Replenished women’s hockey opens season vs. RPI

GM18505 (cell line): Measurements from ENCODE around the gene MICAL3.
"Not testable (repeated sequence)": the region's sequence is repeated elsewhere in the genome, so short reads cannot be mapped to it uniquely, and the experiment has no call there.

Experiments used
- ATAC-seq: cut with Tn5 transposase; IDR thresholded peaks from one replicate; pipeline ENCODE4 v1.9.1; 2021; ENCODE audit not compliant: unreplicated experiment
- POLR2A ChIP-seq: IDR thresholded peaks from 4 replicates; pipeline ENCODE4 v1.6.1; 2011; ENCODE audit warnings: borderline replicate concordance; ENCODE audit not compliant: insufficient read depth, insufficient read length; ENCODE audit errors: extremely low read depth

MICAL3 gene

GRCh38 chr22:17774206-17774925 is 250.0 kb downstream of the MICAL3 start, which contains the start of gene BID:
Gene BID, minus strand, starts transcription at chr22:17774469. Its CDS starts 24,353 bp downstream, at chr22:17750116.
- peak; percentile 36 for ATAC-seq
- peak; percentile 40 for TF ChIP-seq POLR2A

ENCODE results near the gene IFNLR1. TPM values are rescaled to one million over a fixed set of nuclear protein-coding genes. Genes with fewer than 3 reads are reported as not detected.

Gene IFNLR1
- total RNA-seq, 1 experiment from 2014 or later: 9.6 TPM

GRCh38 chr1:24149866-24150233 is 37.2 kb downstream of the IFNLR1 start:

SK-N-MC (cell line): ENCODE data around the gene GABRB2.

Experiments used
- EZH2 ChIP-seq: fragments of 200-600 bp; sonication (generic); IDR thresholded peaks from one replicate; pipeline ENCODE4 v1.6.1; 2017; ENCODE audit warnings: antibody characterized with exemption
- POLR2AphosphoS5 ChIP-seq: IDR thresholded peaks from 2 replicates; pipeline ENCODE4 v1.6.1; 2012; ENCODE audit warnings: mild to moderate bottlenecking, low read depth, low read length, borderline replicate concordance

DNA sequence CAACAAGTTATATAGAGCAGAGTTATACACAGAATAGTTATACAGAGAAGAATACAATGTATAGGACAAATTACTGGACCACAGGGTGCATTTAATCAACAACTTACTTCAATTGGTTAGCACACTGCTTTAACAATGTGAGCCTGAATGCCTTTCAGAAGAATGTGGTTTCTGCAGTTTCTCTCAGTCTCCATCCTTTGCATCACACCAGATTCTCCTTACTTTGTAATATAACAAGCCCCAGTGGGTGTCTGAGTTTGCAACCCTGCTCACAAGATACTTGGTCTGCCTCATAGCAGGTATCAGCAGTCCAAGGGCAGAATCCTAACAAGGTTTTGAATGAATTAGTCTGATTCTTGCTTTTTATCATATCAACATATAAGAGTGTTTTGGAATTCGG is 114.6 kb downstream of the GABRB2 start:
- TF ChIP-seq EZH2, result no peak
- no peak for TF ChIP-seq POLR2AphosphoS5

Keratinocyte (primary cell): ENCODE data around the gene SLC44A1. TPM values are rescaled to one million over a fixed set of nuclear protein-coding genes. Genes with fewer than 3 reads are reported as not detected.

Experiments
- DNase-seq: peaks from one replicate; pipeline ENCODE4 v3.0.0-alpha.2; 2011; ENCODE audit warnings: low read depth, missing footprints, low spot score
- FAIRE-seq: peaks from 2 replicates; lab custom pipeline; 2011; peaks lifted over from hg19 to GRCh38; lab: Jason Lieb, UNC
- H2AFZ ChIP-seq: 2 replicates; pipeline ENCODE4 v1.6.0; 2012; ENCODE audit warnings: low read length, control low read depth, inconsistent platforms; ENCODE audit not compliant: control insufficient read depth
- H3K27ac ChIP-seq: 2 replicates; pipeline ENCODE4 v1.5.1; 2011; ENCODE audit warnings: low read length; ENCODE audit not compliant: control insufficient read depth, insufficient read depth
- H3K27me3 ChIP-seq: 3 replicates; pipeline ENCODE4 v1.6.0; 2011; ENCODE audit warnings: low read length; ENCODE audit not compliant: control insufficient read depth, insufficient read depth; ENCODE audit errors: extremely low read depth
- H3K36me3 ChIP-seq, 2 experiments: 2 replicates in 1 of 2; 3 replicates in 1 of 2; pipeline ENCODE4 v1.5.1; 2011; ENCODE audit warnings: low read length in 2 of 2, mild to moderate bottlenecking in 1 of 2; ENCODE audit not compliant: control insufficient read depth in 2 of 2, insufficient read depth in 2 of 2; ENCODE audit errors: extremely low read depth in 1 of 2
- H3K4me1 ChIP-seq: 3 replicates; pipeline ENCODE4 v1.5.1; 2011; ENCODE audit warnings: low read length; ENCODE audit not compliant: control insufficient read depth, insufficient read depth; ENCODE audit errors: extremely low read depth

first_imgThe Badgers, with head coach Mark Johnson and 2 Olympians back in the fold, hope to improve.[/media-credit]With head coach Mark Johnson, senior forward Megan Duggan and junior forward Hilary Knight returning to the team after a year at the Olympics, the Wisconsin women’s hockey team is finally back together and hoping to get back to their winning ways.Last season Wisconsin had what could be called an off year. Missing its head coach and two offensive leaders, the Badgers played to a 18-15-3 record. After fighting all the way into the national championship the previous four seasons, Wisconsin faced a heartbreaking loss to Ohio State in the first round of the WCHA playoffs, and any further postseason hopes the squad had were squashed.“I think we learned a lot, struggling a little bit last year,” junior forward Brooke Ammerman said. “I think it’s made us tougher. We were a young team, but now we have a lot of upperclassmen and coach Johnson back and a couple Olympians, so I think we’ll be stronger.”Clearly the Badgers are more confident this year, with stronger chemistry and two more players from the 2009 National Championship team.Although Wisconsin wants to bounce back from last year, Johnson doesn’t think the team has anything to prove this season.“There were circumstances last year that not only the coaching staff, but also the players had to go through, and coming off a national championship – things happen in our world you can’t control,” Johnson said. “We’re jumping in a boat right now and we’re going fishing, but we don’t know what we’re going to catch. We’re going to have a good time and become the strongest team we can be. Some nights it’s going to look real good and other nights we’re going to have to work and it’s going to be a struggle, but that’s how you develop.”While they say they’re just trying to improve this year and become the best team they can be, the Badgers will always have hopes to go to another national championship.“That’s why we do what we do,” Johnson said. “But that’s no different from anyone else in the country. Everybody starts Friday night and everybody’s goal is to be playing in the last game at the end of the season. One of the underlying goals is to take this group of players and make them the best team they’re capable of becoming. If they’re able to win a championship, you know what, that’s awesome.”“You can’t jump ahead too far, you have to take it in baby steps,” Duggan added. “You can’t just be looking at that 40th game right now, we haven’t even played our first. That’s everyone’s dream, to win a national championship, but a lot goes into that. I’m excited to just progress and get there eventually if we can.”Friday night, No. 5 Wisconsin opens its season at the Kohl Center against Rensselaer Polytechnic.“We’re really excited,” Ammerman said. “The first game’s always the best. A bunch of parents come out, and the freshmen, it’s the first time seeing their jerseys. We’re all hungry to get back on the ice and we’re all excited because we’ve been practicing really well. It should be a strong start.”With all the pieces put back into place, the team is excited to finally get the season underway, with the first four series all at home.“Having that home ice advantage – practicing, not having to travel, getting good rest – it’s going to be good for us,” sophomore defenseman Saige Pacholok said. “We have to perform on the road as well, but we’ll take advantage of that right now.”Friday night’s season opener will be the first time UW and RPI has ever met on the ice. RPI finished last season with a 16-15-6 record and returns nine forwards along with two goaltenders.“I don’t know too much about their program,” Duggan said. “I know for some reason they won their league either last year or the year before and obviously that’s tough to do. I’m an east coast kid so I know the [ECAC] is pretty powerful. I think you can’t underestimate your opponents in any game. I think we need to bring what we bring. We need to prepare ourselves as best we can and just do what we do and not focus on what they’re doing. That’s how we’ll be successful.”last_img read more